Since 1991, inflation in Colombia was reduced from 25% on average to about 6% more recently. Although this performance is in line with a long run inflation target of 3%, some analysts ask whether the Central Bank should continue disinflating. In this paper we present a dynamic stochastic general equilibrium model of inflation targeting for a small open economy to answer this question. We calibrate the model to the Colombian economy and compute the welfare cots and benefits of achieving the long run inflation target. We find that the long run welfare gains are about 4.54% in terms of capital. Furthermore, accounting for the transition the welfare gains are about 1.18% in terms of capital. Our results differ from previous findings because transition costs are introduced and our environment considers the presence of real rigidities (monopolistic competition) and nominal rigidities (sticky information) in a small open economy. We also analyze the sensitivity of the results to some key parameters and conclude that higher price flexibility leads to lower gains from reducing inflation and that a country with markups. The weight given to the inflation gap in the monetary policy rule is important, as a more aggressive Central Bank can improve welfare. Finally, we find that disinflation is more expensive in the case of a closed economy.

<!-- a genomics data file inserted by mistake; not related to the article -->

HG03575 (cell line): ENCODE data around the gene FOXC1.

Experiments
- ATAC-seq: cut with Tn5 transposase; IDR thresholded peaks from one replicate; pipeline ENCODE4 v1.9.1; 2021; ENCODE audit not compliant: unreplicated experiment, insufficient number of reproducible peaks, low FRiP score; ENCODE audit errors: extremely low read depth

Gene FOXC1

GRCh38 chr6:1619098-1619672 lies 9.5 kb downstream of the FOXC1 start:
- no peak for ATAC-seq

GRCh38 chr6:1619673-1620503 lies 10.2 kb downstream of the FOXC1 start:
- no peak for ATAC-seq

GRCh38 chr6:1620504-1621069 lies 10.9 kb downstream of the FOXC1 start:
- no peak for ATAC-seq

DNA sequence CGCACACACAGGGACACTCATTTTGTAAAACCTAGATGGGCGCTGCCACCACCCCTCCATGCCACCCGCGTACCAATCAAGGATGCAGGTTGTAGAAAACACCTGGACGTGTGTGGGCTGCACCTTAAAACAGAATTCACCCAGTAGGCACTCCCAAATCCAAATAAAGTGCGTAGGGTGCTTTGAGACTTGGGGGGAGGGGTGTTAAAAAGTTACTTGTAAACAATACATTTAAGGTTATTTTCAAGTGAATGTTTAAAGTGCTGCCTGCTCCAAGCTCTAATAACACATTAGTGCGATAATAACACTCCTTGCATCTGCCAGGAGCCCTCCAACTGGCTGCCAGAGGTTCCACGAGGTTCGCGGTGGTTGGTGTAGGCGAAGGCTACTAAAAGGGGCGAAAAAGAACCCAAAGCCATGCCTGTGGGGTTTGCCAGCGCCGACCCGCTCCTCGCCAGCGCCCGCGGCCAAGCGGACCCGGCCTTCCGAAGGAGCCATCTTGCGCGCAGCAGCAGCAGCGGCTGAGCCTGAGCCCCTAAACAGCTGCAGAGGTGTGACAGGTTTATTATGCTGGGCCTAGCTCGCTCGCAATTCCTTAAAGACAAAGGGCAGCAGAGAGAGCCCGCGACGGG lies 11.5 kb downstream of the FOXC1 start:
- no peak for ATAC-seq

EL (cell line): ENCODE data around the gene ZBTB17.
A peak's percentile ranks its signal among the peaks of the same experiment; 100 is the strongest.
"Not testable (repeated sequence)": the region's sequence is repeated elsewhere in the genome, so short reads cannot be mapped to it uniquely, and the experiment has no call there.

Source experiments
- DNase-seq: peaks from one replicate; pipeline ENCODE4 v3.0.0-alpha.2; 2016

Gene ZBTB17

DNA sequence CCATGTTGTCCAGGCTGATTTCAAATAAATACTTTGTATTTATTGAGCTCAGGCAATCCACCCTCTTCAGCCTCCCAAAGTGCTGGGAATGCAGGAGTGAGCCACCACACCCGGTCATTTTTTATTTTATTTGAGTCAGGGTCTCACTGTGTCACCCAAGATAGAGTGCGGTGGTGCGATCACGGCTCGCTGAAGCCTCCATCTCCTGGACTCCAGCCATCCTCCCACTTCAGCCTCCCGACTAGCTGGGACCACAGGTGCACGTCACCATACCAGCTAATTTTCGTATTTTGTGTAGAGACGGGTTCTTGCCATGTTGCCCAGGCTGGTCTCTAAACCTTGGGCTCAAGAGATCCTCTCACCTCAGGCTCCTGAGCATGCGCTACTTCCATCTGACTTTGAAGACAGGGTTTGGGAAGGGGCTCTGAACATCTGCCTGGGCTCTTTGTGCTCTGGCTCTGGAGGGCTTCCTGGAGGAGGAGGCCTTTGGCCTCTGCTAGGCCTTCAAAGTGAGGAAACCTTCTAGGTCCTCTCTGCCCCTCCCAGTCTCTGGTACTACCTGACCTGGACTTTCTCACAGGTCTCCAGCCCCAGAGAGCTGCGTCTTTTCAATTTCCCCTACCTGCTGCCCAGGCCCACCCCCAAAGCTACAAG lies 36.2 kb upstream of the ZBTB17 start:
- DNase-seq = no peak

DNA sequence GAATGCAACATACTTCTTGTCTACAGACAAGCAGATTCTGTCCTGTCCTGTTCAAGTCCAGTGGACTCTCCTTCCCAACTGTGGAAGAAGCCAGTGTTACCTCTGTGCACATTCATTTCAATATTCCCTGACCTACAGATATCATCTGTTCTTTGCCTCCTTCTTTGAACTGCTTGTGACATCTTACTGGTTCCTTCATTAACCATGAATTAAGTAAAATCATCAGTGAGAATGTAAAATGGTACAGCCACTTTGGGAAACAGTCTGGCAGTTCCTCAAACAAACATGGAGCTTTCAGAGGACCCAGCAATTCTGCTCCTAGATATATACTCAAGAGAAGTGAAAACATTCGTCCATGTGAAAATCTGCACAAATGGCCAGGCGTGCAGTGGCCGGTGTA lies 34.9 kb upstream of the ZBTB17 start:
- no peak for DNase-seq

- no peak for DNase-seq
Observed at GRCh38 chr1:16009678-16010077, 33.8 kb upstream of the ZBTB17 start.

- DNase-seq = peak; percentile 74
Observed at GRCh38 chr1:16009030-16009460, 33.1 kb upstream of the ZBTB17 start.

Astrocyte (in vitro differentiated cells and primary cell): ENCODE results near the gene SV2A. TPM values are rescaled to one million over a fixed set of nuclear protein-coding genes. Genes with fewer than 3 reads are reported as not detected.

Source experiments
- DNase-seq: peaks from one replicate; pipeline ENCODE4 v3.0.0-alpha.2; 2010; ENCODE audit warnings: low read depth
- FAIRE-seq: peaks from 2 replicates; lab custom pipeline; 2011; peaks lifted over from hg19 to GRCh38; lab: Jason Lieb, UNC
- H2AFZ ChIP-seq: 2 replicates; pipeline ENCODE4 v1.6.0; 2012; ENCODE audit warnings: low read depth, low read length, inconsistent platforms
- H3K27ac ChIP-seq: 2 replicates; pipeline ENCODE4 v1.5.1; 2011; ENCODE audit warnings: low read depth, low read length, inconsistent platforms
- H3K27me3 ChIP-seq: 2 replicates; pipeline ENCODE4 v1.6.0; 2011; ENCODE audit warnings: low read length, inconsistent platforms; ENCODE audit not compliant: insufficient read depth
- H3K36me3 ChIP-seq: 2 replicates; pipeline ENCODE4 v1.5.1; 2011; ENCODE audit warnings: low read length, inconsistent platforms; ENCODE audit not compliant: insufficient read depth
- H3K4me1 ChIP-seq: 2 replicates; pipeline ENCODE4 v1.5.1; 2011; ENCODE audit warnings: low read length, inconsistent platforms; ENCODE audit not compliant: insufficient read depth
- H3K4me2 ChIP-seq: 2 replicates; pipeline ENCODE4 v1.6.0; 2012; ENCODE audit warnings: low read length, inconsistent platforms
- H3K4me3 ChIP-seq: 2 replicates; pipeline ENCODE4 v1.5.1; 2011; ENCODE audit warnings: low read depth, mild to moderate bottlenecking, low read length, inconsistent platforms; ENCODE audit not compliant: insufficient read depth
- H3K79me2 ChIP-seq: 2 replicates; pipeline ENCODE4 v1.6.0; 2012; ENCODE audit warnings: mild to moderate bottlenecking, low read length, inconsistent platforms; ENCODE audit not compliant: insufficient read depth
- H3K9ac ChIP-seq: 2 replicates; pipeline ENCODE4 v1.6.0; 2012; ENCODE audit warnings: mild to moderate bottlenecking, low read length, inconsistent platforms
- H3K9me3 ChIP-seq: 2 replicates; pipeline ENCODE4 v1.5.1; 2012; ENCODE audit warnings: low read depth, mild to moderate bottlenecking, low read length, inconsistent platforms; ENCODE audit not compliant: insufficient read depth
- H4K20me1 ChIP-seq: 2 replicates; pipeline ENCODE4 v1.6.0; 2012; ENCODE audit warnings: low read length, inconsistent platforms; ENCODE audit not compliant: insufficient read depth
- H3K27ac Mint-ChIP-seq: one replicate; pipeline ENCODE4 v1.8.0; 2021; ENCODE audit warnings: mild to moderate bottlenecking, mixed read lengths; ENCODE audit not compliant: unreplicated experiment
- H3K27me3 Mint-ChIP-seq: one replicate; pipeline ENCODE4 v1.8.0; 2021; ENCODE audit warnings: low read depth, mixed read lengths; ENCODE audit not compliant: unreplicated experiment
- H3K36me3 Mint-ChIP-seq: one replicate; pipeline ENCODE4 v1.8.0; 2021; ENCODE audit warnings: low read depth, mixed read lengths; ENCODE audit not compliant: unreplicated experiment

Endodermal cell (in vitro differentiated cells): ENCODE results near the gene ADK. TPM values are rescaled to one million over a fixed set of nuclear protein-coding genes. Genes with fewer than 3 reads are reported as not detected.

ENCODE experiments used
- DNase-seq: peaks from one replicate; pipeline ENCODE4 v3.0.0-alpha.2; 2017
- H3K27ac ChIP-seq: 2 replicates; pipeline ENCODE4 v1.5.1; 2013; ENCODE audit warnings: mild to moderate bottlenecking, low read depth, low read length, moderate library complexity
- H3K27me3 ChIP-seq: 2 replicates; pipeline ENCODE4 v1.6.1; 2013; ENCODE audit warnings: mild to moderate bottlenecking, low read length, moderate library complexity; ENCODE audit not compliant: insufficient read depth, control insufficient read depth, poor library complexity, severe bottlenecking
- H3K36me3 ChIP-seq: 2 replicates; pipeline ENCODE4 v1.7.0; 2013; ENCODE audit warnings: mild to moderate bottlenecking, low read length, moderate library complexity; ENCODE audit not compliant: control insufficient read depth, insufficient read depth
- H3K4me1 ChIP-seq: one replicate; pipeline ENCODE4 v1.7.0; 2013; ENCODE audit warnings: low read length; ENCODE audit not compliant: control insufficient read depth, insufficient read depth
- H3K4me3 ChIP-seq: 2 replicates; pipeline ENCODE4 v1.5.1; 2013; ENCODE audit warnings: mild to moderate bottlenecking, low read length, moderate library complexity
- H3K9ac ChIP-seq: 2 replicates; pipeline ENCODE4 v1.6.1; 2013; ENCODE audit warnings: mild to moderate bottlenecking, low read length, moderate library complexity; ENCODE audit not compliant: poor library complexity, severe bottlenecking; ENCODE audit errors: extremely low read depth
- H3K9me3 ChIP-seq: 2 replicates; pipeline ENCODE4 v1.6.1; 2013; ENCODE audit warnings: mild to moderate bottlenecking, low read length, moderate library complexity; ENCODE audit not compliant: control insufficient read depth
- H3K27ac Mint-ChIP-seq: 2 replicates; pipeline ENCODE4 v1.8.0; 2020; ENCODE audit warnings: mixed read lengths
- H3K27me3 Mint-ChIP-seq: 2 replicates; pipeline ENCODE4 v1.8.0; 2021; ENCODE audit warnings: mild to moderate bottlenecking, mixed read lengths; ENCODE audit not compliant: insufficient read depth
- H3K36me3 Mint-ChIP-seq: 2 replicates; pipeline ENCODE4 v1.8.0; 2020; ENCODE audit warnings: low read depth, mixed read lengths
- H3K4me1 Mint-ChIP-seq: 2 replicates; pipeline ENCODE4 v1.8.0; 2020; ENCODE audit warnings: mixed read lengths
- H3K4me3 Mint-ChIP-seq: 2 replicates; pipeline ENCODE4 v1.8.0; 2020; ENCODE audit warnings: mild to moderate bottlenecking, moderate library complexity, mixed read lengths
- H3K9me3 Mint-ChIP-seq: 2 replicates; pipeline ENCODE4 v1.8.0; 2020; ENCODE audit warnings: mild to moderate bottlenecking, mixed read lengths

La serie Borradores de Economía es una publicación de la Subgerencia de Estudios Económicos del Banco de la República. Los trabajos son de carácter provisional, las opiniones y posibles errores son responsabilidad exclusiva del autor y sus contenidos no comprometen al Banco de la República ni a su Junta Directiva.